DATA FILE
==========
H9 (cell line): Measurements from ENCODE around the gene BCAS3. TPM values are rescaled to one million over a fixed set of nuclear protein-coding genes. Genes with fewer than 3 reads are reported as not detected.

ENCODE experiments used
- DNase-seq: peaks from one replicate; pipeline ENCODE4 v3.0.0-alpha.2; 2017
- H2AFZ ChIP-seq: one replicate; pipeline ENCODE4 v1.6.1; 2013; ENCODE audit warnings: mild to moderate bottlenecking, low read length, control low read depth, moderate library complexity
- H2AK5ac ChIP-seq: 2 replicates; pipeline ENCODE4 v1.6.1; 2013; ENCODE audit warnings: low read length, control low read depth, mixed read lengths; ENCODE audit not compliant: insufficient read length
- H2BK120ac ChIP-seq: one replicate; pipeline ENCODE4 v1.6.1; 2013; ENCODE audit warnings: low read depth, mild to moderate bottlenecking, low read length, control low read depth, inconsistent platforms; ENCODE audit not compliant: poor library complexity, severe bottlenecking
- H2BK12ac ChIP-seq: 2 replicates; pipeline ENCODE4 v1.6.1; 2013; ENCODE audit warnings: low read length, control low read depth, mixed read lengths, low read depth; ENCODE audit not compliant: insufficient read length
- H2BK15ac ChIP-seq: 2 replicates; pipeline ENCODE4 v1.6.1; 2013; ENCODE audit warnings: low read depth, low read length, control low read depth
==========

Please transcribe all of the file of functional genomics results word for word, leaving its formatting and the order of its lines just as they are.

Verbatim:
H9 (cell line): Measurements from ENCODE around the gene BCAS3. TPM values are rescaled to one million over a fixed set of nuclear protein-coding genes. Genes with fewer than 3 reads are reported as not detected.

ENCODE experiments used
- DNase-seq: peaks from one replicate; pipeline ENCODE4 v3.0.0-alpha.2; 2017
- H2AFZ ChIP-seq: one replicate; pipeline ENCODE4 v1.6.1; 2013; ENCODE audit warnings: mild to moderate bottlenecking, low read length, control low read depth, moderate library complexity
- H2AK5ac ChIP-seq: 2 replicates; pipeline ENCODE4 v1.6.1; 2013; ENCODE audit warnings: low read length, control low read depth, mixed read lengths; ENCODE audit not compliant: insufficient read length
- H2BK120ac ChIP-seq: one replicate; pipeline ENCODE4 v1.6.1; 2013; ENCODE audit warnings: low read depth, mild to moderate bottlenecking, low read length, control low read depth, inconsistent platforms; ENCODE audit not compliant: poor library complexity, severe bottlenecking
- H2BK12ac ChIP-seq: 2 replicates; pipeline ENCODE4 v1.6.1; 2013; ENCODE audit warnings: low read length, control low read depth, mixed read lengths, low read depth; ENCODE audit not compliant: insufficient read length
- H2BK15ac ChIP-seq: 2 replicates; pipeline ENCODE4 v1.6.1; 2013; ENCODE audit warnings: low read depth, low read length, control low read depth